After already having looked at some of the main religions in Singapore – Buddhism, Islam, Hinduism, Christianity, and Taoism, this article will look at some of the other religions and spiritual practices that also help to make Singapore such a religiously diverse nation.
Sikhism was introduced to Singapore in the late 1840s. The religion spread to the country because of several different factors; Sikh prisoners were sent to Singapore by the British during their rule in India, and some Sikhs immigrated to Singapore. The majority of early Sikh immigrants came from India’s Punjab region. Most of today’s Singaporean Sikhs have Indian heritage.
Sikhism is based around the teachings of its founder, Guru Nanak. Major features are that there is only one god and that living a good life and performing good deeds is more important than spiritual rituals. Sikhs should world hard, be mindful of god, help others less fortunate, treat everyone the same, and live an honest life.
There are five main symbols of Sikhism, known as the five Ks. There are kesh, not cutting the hair and wearing a turban, kirpan, a small ceremonial dagger, kara, a steel bangle, kangha, a small wooden comb, and kachhera, cotton boxer shorts.
There are seven Sikh places of worship, gurdwaras, in Singapore, with the oldest being the Central Sikh Temple.
Jainism has been present in Singapore since the early 1900s. It is an ancient religion from India. There is no god or over-arching creator, rather an idea in an everlasting universe that passes through different cycles. Jains believe in not harming any other living being, and self-control, non-violence, and abstinence are core features. Jains are strict vegetarians.
There are no Jain temples in Singapore. The Singapore Jain Religious Society is the main building for Singaporean Jains.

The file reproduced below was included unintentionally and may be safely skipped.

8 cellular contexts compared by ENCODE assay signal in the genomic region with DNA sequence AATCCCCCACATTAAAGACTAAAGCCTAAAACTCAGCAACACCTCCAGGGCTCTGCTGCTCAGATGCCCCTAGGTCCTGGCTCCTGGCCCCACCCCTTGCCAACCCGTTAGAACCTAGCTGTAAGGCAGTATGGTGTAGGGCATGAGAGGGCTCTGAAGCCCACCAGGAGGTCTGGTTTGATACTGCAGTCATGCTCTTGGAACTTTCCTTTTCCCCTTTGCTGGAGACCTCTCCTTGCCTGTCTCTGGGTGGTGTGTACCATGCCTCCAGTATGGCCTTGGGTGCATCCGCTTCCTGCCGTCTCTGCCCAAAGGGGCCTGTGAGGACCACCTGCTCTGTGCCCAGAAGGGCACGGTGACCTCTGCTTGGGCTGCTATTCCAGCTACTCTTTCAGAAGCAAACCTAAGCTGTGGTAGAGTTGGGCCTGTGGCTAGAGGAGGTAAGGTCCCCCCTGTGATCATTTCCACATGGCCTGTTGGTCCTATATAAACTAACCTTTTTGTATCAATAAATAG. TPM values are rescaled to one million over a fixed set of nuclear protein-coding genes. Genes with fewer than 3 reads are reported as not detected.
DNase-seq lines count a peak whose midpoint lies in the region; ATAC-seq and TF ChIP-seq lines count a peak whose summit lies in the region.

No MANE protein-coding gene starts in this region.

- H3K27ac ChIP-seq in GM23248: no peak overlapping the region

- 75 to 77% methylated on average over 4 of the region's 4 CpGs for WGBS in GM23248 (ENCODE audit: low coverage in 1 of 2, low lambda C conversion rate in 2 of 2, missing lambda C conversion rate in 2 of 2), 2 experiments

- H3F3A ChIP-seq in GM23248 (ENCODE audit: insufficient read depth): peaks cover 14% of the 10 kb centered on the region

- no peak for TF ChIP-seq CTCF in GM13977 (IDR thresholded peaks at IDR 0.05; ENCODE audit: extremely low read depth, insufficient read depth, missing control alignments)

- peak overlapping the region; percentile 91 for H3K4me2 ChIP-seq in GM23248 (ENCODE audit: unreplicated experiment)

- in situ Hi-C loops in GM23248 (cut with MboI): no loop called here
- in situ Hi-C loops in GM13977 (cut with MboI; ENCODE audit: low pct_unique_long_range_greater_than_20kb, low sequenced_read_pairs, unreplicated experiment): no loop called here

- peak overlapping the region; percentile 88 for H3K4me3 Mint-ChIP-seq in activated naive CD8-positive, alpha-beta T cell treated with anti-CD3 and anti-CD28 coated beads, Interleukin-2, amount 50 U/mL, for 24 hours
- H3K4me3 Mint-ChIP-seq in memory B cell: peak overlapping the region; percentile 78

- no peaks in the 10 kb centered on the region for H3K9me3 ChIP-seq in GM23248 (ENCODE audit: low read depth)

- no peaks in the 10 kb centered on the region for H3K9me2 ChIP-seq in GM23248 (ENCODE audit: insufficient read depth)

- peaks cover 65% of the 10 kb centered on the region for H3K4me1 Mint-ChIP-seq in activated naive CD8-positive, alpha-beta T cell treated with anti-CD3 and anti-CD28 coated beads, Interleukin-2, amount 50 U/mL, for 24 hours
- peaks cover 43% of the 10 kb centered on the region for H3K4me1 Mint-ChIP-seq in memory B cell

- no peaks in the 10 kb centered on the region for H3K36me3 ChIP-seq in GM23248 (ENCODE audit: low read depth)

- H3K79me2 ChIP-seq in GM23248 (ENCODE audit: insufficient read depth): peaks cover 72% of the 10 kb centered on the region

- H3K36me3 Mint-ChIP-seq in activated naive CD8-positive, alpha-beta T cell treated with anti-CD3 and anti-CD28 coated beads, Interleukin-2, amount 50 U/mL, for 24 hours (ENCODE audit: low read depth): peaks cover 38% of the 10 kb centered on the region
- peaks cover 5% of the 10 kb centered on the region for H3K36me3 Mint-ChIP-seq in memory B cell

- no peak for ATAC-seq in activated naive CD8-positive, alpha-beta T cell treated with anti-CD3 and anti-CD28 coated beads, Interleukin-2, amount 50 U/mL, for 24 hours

Baha’i was first introduced to Singapore in the 1950s. The faith began in the 19th century in what is now modern-day Iran. There is only one god within the Baha’i beliefs, and some main principles include the spiritual unity of all human beings, all religions stem from the one god, and the equality of people. Baha’is believe that the earth has seen several divine messengers, including Jesus Christ, Muhammad, Moses, Buddha, Krishna, and other prominent figures from many other religions. It is thought that these messengers all came from the same god. Singapore has a Baha’i cemetery.
Singapore’s Jewish population may be fairly small today, but the country has two Jewish synagogues. The oldest synagogue in Singapore is Maghain Aboth Synagogue.
Singapore’s early Jews arrived from India in the early 1800s. A large percentage of Singapore’s Jewish population emigrated, but there have been newer waves of immigration by Ashkenazi Jews since.
Shenism and Zoroastrian can also be found in Singapore. There are also, of course, people who do not follow any organised religion. People who have no religion could be atheists, agnostics, humanists, and those known as freethinkers. There is certainly lots of religious diversity and freedom in Singapore!